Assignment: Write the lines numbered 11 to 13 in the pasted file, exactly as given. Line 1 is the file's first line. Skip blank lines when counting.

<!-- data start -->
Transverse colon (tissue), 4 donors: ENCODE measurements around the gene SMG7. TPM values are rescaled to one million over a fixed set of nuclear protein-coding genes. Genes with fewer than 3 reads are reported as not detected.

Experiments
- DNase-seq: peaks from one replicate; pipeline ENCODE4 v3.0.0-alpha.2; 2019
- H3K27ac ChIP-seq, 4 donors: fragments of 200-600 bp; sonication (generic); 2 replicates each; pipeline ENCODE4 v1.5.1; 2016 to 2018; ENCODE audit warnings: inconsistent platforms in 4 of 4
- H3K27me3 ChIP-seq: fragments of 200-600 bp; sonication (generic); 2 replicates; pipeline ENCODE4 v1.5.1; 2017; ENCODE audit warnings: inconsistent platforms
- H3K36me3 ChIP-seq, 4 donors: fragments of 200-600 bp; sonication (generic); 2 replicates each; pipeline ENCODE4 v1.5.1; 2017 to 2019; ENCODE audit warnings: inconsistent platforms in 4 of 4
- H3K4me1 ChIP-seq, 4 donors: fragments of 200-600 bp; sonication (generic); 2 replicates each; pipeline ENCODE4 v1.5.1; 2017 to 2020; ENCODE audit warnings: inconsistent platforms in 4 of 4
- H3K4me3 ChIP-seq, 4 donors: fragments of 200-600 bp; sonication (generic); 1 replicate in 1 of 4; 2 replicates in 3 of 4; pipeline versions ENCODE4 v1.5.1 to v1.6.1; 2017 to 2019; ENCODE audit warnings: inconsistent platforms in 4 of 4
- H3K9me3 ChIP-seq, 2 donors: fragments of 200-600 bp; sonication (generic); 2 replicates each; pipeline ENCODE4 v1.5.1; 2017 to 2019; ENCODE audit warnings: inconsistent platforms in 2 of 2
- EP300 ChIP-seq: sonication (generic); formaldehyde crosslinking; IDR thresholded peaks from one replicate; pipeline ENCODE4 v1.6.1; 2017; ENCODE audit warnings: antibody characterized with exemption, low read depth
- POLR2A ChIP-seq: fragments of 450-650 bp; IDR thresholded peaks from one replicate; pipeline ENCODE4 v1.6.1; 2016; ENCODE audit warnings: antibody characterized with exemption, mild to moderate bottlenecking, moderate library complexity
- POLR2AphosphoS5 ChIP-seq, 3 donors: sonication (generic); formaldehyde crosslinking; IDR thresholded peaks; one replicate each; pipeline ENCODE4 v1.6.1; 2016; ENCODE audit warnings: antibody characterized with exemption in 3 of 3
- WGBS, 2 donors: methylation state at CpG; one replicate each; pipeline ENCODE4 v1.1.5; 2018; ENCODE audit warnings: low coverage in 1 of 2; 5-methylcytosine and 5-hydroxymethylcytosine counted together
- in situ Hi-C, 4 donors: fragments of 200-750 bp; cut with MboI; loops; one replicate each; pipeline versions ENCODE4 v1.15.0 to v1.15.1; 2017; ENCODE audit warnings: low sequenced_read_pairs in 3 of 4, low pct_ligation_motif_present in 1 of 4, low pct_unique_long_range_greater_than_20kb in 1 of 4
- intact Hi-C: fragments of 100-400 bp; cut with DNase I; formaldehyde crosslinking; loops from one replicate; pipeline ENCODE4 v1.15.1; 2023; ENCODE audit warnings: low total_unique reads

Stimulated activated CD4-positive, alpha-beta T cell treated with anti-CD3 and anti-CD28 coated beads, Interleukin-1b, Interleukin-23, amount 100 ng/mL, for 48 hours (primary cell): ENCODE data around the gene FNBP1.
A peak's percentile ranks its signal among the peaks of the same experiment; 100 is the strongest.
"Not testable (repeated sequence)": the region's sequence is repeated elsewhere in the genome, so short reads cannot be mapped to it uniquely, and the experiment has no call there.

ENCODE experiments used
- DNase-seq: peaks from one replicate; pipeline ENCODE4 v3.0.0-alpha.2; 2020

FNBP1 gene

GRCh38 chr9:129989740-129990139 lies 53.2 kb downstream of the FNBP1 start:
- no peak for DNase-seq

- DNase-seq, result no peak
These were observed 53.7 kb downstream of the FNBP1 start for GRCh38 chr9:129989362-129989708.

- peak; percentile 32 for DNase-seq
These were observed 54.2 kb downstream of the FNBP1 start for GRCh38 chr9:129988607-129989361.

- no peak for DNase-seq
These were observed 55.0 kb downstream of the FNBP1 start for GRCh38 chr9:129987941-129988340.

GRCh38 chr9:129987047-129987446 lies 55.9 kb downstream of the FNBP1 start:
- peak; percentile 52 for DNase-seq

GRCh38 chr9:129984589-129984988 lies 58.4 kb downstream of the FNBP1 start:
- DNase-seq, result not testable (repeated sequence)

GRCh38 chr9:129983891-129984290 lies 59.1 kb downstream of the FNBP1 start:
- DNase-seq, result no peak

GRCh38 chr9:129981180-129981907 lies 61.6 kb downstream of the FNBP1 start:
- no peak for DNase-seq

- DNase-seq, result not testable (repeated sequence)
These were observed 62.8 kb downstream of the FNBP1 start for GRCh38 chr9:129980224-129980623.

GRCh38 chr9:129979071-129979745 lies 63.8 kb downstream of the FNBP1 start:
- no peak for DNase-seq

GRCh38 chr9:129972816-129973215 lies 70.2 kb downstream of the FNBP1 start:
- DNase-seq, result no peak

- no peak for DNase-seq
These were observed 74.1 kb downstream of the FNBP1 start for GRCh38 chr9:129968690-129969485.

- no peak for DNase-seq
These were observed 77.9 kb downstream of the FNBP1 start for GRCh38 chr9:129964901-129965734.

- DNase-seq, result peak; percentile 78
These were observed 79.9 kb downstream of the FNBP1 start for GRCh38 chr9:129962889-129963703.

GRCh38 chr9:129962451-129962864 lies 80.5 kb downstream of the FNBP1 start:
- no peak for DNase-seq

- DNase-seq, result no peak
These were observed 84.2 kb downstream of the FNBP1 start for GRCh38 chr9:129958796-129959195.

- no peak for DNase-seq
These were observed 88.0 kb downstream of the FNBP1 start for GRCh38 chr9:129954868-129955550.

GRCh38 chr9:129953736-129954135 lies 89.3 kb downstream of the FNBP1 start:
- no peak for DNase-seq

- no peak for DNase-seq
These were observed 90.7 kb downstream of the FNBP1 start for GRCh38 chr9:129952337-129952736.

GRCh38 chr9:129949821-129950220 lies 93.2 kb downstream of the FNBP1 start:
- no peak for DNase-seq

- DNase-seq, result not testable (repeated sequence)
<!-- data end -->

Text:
- POLR2A ChIP-seq: fragments of 450-650 bp; IDR thresholded peaks from one replicate; pipeline ENCODE4 v1.6.1; 2016; ENCODE audit warnings: antibody characterized with exemption, mild to moderate bottlenecking, moderate library complexity
- POLR2AphosphoS5 ChIP-seq, 3 donors: sonication (generic); formaldehyde crosslinking; IDR thresholded peaks; one replicate each; pipeline ENCODE4 v1.6.1; 2016; ENCODE audit warnings: antibody characterized with exemption in 3 of 3
- WGBS, 2 donors: methylation state at CpG; one replicate each; pipeline ENCODE4 v1.1.5; 2018; ENCODE audit warnings: low coverage in 1 of 2; 5-methylcytosine and 5-hydroxymethylcytosine counted together